“The Internet is different now,” she said over a cup of tea in Midtown. “I was too Web 1.0. You want to be anonymous, you want to write, like, long entries, and no one wants to read that stuff.”
Richard Jalichandra, chief executive of Technorati, said that at any given time there are 7 million to 10 million active blogs on the Internet, but “it’s probably between 50,000 and 100,000 blogs that are generating most of the page views.” He added, “There’s a joke within the blogging community that most blogs have an audience of one.”
That’s a serious letdown from the hype that greeted blogs when they first became popular. No longer would writers toil in anonymity or suffer the indignities of the publishing industry, we were told. Finally the world of ideas would be democratized! This was the catnip that intoxicated Mrs. Nichols. “That was when people were starting to talk about blogs and how anyone could, if not get famous, get their opinions out there and get them read,” she recalled. “I just wanted to post something interesting and get people talking, but mostly it was just my sister commenting.”
Many people who think blogging is a fast path to financial independence also find themselves discouraged. Matt Goodman, an advertising executive in Atlanta, had no trouble attracting an audience to his self-explanatory site, Things My Dog Ate, which included tales of his foxhound, Watson, eating remote controls, a wig and a $400 pair of Prada shoes.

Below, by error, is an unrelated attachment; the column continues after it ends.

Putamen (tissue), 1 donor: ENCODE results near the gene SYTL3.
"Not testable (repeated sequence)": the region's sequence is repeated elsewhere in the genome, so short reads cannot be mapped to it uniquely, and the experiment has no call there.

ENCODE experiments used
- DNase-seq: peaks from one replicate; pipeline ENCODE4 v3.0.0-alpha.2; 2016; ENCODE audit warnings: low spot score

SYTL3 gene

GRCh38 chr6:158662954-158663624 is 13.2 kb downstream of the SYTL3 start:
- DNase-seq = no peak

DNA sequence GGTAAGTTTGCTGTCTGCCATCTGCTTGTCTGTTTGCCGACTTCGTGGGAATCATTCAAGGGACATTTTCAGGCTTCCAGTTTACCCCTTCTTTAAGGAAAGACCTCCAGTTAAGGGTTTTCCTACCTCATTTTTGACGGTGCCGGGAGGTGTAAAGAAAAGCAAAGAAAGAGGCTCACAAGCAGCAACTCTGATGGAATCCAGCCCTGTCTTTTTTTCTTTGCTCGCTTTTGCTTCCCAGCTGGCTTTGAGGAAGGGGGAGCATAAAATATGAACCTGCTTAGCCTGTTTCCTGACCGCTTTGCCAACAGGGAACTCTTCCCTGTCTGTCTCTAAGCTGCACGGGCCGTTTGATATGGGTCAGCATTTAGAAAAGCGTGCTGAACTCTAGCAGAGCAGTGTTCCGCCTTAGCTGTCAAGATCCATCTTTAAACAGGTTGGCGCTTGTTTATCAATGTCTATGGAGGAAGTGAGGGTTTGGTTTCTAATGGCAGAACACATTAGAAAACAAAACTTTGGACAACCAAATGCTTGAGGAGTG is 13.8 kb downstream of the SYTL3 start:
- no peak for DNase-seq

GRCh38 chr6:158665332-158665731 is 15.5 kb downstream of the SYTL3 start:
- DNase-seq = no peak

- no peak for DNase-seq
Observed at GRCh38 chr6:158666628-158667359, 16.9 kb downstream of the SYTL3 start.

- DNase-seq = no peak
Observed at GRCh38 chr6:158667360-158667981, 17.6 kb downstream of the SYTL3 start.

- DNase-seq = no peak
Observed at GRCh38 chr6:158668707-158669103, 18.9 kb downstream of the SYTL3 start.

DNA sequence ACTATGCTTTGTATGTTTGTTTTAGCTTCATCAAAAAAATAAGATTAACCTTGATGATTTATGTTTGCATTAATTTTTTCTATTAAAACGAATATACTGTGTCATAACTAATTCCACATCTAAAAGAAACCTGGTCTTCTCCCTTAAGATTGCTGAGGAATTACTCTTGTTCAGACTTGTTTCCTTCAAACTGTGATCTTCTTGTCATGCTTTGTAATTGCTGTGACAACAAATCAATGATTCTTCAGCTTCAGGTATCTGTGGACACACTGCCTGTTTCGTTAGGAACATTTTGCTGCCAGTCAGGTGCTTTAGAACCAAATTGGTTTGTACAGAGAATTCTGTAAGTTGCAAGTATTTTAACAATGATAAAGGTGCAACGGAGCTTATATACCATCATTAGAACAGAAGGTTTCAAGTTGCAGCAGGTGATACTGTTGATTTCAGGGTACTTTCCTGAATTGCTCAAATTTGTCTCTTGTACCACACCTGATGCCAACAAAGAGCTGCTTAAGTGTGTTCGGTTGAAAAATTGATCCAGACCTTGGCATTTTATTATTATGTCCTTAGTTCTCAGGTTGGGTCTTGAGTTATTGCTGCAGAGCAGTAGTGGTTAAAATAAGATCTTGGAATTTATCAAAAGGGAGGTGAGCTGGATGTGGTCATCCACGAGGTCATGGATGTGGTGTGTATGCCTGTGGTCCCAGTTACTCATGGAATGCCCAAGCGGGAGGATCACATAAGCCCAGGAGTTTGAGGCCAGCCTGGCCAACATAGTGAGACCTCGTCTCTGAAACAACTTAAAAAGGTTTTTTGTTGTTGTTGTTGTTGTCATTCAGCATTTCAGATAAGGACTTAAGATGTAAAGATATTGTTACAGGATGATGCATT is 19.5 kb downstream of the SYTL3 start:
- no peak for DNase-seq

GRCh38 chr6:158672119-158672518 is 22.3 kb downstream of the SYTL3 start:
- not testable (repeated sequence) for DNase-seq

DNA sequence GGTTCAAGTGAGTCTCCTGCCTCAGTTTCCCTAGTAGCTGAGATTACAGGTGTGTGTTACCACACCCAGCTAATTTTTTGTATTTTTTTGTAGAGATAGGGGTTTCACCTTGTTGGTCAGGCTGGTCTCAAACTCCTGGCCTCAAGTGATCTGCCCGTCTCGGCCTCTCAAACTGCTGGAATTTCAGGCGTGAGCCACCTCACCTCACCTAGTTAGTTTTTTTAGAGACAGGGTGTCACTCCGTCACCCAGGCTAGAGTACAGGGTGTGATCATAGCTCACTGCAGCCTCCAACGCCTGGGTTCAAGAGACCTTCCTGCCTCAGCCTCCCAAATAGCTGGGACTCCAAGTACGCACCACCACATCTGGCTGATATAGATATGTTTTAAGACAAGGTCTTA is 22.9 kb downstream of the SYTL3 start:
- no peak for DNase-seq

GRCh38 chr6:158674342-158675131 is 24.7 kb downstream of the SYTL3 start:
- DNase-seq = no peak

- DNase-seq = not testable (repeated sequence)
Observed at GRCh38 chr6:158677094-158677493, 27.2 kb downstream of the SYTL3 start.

“I did some Craigslist postings to advertise it, and I very quickly got an audience of about 50,000 viewers a month,” he said. That led to some small advertising deals, including one with PetSmart and another with a company that made dog-proof cellphone chargers. Mr. Goodman posted a video of his dog failing to destroy one.
“I guess the charger wasn’t very popular,” he said. “I think I made about $20” from readers clicking on the ads. He last updated the site in November.
Mr. Jalichandra of Technorati — a blogger himself — also points out that some retired bloggers have merely found new platforms. “Some of that activity has gone to Facebook and MySpace, and obviously Twitter is a new phenomenon,” he said.
Others simply tire of telling their stories. “Stephanie,” a semi-anonymous 17-year-old with a precocious knowledge of designers and a sharp sense of humor, abandoned her blog, Fashion Robot, about a week before it got a shoutout in the “blog watch” column of The Wall Street Journal last December. Her final post, simply titled “The End,” said she just didn’t feel like blogging any more. She declined an e-mail request for an interview, saying she was no longer interested in publicity.
As for Ms. Sun of Cromulent.org, she has made peace with being public. She has a new blog, SaladDays.org, where she keeps her posts short and jaunty, not personally revealing; mostly, she offers up health and diet tips, with the occasional quote from Simone de Beauvoir.
What is she after this time around? In person, she was noncommittal, but that night she sent a follow-up e-mail message.
“To be honest, I would love a book deal to come out of my blog,” she wrote. “Or I would love for Salad Days to give me a means to be financially independent to continue pursuing and sharing what I love with the world.”
By DOUGLAS QUENQUA, http://www.nytimes.com